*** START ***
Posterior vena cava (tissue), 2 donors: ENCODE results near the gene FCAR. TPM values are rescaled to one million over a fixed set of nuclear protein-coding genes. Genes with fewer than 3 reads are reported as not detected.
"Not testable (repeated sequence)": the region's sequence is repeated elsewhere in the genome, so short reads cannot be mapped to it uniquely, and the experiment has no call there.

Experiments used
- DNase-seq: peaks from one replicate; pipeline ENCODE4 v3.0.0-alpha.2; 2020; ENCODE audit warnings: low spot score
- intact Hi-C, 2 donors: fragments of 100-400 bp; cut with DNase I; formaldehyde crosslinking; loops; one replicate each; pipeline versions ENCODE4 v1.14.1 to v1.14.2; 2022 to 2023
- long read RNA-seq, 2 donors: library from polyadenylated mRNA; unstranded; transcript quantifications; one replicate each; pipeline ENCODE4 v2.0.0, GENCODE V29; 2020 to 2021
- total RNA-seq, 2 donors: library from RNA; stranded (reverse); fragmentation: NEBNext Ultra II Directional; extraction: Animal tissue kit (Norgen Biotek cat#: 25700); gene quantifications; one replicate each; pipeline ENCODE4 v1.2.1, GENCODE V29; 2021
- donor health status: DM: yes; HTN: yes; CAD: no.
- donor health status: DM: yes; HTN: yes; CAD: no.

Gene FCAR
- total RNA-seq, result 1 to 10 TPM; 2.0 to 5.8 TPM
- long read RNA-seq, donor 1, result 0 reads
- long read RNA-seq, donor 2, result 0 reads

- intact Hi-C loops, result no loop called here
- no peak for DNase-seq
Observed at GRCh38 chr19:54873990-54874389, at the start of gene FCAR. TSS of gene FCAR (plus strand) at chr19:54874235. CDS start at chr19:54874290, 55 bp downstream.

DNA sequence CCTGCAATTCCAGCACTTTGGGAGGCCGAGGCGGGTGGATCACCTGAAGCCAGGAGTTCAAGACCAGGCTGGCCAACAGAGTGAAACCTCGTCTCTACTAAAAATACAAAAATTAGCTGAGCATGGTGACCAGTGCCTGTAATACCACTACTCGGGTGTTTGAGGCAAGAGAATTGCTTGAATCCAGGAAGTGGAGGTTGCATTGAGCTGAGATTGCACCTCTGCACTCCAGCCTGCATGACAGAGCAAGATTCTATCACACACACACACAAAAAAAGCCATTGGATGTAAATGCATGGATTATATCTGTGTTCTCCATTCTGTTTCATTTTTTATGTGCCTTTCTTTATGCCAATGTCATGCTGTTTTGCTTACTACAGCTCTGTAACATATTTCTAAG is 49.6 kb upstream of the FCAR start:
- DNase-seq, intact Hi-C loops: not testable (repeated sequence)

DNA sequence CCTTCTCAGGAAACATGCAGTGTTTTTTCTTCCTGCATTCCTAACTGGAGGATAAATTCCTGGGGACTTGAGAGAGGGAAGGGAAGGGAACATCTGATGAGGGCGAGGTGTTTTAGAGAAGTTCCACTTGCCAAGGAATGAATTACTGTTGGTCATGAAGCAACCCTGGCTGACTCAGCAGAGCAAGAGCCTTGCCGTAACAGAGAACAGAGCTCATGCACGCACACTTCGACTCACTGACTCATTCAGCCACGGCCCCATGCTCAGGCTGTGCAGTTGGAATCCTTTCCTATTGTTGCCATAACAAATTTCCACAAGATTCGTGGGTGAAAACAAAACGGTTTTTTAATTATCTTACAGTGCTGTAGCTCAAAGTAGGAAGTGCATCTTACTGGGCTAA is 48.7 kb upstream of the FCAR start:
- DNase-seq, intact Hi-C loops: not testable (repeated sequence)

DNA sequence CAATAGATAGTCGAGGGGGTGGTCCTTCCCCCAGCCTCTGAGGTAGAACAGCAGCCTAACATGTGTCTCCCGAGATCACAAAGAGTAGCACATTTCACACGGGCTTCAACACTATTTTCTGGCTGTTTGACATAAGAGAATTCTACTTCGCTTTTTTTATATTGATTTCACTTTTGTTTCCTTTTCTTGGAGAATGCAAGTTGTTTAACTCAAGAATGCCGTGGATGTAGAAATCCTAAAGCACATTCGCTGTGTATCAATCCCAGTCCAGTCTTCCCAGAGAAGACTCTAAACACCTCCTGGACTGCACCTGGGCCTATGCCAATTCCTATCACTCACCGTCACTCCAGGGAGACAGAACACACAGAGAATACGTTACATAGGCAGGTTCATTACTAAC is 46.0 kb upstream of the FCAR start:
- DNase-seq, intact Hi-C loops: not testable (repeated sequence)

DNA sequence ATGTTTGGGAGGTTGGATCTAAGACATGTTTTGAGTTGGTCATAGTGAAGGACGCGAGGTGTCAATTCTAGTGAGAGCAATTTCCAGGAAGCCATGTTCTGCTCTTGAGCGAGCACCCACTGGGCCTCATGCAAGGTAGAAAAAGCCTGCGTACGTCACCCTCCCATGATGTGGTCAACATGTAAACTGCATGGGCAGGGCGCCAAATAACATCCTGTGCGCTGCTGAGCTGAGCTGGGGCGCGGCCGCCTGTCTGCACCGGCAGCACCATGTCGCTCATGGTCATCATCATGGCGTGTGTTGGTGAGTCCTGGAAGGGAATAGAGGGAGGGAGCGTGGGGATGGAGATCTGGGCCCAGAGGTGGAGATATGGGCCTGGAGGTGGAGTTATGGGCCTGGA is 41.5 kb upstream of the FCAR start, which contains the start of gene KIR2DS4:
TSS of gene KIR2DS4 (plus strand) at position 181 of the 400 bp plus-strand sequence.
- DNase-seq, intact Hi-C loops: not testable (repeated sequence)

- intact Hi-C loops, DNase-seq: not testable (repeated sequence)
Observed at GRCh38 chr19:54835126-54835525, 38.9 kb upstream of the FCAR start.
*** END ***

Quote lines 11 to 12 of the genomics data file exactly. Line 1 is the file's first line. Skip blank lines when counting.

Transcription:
- total RNA-seq, result 1 to 10 TPM; 2.0 to 5.8 TPM
- long read RNA-seq, donor 1, result 0 reads